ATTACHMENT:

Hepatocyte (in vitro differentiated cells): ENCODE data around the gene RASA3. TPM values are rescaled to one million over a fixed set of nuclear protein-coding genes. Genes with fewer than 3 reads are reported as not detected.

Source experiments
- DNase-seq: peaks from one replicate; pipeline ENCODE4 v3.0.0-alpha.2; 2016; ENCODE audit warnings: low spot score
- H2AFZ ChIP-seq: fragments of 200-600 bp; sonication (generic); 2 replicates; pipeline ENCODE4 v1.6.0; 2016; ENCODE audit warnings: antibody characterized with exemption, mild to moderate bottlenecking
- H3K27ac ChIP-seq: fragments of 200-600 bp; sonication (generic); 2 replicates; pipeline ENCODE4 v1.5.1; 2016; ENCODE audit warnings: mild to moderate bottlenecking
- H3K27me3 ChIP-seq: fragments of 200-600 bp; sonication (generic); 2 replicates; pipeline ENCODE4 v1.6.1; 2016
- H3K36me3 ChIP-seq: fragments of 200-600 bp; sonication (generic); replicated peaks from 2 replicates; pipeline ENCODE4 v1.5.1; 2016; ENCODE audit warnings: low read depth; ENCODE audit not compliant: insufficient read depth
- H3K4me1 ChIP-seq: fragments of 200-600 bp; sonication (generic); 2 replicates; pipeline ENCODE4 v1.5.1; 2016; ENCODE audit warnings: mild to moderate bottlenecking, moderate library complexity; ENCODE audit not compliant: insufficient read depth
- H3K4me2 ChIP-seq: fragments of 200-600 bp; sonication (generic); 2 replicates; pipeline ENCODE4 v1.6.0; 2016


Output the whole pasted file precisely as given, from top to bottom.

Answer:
Hepatocyte (in vitro differentiated cells): ENCODE data around the gene RASA3. TPM values are rescaled to one million over a fixed set of nuclear protein-coding genes. Genes with fewer than 3 reads are reported as not detected.

Source experiments
- DNase-seq: peaks from one replicate; pipeline ENCODE4 v3.0.0-alpha.2; 2016; ENCODE audit warnings: low spot score
- H2AFZ ChIP-seq: fragments of 200-600 bp; sonication (generic); 2 replicates; pipeline ENCODE4 v1.6.0; 2016; ENCODE audit warnings: antibody characterized with exemption, mild to moderate bottlenecking
- H3K27ac ChIP-seq: fragments of 200-600 bp; sonication (generic); 2 replicates; pipeline ENCODE4 v1.5.1; 2016; ENCODE audit warnings: mild to moderate bottlenecking
- H3K27me3 ChIP-seq: fragments of 200-600 bp; sonication (generic); 2 replicates; pipeline ENCODE4 v1.6.1; 2016
- H3K36me3 ChIP-seq: fragments of 200-600 bp; sonication (generic); replicated peaks from 2 replicates; pipeline ENCODE4 v1.5.1; 2016; ENCODE audit warnings: low read depth; ENCODE audit not compliant: insufficient read depth
- H3K4me1 ChIP-seq: fragments of 200-600 bp; sonication (generic); 2 replicates; pipeline ENCODE4 v1.5.1; 2016; ENCODE audit warnings: mild to moderate bottlenecking, moderate library complexity; ENCODE audit not compliant: insufficient read depth
- H3K4me2 ChIP-seq: fragments of 200-600 bp; sonication (generic); 2 replicates; pipeline ENCODE4 v1.6.0; 2016